“Even if you video record it, that’s a lot of legs to track, over a long time, across many individuals. It’s just too much to go through every frame and annotate the leg points by hand so we trained machine vision software to detect the posture of the spider, frame by frame, so we could document every leg movement during web-building.” -Abel Corver, lead author, and a graduate student in the Solomon H. Snyder Department of Neuroscience at John Hopkins University, studying web-making and neurophysiology.

The Solution

Instead of tracking each leg movement individually and by hand, the researchers decided to use a machine learning algorithm and AI. After being introduced to a few companies that analyze large data sets quickly for training data, the team found Appen’s (CrowdFlower at the time) website the most appealing and the examples of past work the most closely aligned with their goals. They trained machine vision software to detect spider posture and document each movement of its limbs during the web building process. For this study, the researchers studied six hackled orb weaver spiders over multiple nights. Over the course of the study, the scientists had to record millions of leg movements. To analyze the movements of the spider, they tracked 26 points on its body by randomly sampling 100,000 frames from one recording and used the Appen Data Annotation Platform (then Figure Eight) to annotate the dataset. They then selected 10,000 high-quality annotations for the model training. The Appen annotations were so good, that the 10,000 images was a fraction of the total images they had but were more than sufficient in adequately training their model. The Johns Hopkins University researchers evaluated two CNN (convolutional neural network) tracking frameworks – LEAP and DeepLabCut using the available high quality training data sourced from the Appen platform.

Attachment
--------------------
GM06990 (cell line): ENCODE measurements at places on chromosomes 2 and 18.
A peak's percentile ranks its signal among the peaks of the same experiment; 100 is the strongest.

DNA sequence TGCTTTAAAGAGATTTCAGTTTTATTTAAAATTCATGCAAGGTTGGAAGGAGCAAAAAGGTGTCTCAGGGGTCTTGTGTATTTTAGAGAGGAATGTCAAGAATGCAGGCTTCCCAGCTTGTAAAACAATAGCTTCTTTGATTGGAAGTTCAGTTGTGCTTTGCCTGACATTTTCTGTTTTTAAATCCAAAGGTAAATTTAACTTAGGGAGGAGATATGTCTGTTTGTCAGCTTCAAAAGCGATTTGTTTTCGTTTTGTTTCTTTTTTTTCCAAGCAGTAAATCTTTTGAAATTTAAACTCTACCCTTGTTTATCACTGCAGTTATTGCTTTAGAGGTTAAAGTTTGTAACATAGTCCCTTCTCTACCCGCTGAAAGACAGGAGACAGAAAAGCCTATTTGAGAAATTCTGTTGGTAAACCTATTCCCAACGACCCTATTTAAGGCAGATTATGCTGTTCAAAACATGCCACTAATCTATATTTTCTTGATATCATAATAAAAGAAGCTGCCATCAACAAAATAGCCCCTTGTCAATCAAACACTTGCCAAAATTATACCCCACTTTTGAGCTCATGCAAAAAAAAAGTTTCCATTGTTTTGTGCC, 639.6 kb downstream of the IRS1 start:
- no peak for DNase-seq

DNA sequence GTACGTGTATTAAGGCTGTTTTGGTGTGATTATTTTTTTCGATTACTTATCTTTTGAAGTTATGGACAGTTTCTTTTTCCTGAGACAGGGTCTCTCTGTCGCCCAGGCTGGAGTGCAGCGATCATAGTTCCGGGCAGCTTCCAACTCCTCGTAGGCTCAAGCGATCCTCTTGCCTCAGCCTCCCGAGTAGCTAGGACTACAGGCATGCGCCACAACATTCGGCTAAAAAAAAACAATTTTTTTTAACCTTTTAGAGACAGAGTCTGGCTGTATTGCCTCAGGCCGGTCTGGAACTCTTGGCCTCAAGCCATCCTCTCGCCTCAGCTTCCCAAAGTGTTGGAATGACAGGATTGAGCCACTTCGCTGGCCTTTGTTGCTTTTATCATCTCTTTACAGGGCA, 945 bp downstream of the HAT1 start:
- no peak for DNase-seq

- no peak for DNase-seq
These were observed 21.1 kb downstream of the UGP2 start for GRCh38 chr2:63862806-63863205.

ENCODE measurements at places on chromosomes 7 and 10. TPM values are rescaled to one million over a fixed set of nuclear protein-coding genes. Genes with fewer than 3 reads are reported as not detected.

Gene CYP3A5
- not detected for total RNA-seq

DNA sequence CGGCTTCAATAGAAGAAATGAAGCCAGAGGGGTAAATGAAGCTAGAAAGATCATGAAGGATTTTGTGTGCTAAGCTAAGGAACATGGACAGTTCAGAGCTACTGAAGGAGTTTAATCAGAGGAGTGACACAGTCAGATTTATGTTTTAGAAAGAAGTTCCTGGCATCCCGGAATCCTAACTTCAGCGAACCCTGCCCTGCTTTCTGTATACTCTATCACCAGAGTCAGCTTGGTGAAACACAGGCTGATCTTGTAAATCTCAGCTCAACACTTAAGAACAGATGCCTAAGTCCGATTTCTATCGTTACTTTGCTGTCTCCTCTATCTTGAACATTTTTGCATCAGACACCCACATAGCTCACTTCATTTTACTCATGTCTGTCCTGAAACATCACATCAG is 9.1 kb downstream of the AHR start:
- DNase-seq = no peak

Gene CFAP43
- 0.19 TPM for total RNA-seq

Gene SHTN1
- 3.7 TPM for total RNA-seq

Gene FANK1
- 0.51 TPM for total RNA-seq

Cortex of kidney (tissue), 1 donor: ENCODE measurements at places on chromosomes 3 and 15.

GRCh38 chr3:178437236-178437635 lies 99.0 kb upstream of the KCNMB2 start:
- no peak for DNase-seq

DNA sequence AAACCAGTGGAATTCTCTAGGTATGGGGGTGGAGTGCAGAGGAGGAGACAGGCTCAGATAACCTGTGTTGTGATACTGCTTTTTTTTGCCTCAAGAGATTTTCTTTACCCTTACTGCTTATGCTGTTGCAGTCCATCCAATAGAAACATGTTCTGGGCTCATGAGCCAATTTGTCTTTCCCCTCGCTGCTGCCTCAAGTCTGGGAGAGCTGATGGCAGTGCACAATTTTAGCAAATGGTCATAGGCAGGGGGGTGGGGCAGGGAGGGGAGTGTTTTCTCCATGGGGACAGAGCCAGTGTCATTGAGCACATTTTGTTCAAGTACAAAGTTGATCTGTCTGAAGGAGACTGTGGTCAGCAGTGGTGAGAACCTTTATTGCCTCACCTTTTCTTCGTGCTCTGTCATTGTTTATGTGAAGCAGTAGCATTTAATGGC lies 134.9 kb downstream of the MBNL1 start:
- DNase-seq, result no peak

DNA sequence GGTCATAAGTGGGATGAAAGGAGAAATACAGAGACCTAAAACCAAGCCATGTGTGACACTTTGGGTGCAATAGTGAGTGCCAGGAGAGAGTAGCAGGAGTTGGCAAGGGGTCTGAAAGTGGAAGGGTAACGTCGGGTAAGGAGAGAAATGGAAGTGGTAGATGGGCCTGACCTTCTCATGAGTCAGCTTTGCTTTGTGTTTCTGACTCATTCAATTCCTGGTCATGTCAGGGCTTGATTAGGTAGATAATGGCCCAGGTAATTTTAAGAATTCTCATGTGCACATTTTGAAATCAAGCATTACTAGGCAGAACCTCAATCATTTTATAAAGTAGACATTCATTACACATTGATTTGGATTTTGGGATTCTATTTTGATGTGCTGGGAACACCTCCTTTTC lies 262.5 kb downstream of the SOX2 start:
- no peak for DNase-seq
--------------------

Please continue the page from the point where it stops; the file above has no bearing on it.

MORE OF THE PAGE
“I found the customer success and engineering support teams extremely helpful. They responded to emails nearly immediately and we had constant meetings to make sure that the project was running smoothly. I don’t have a specific example of a time they helped mostly because they were so intune with our needs that problems didn’t arise.” -Nick Wilkerson, Research Specialist

The Results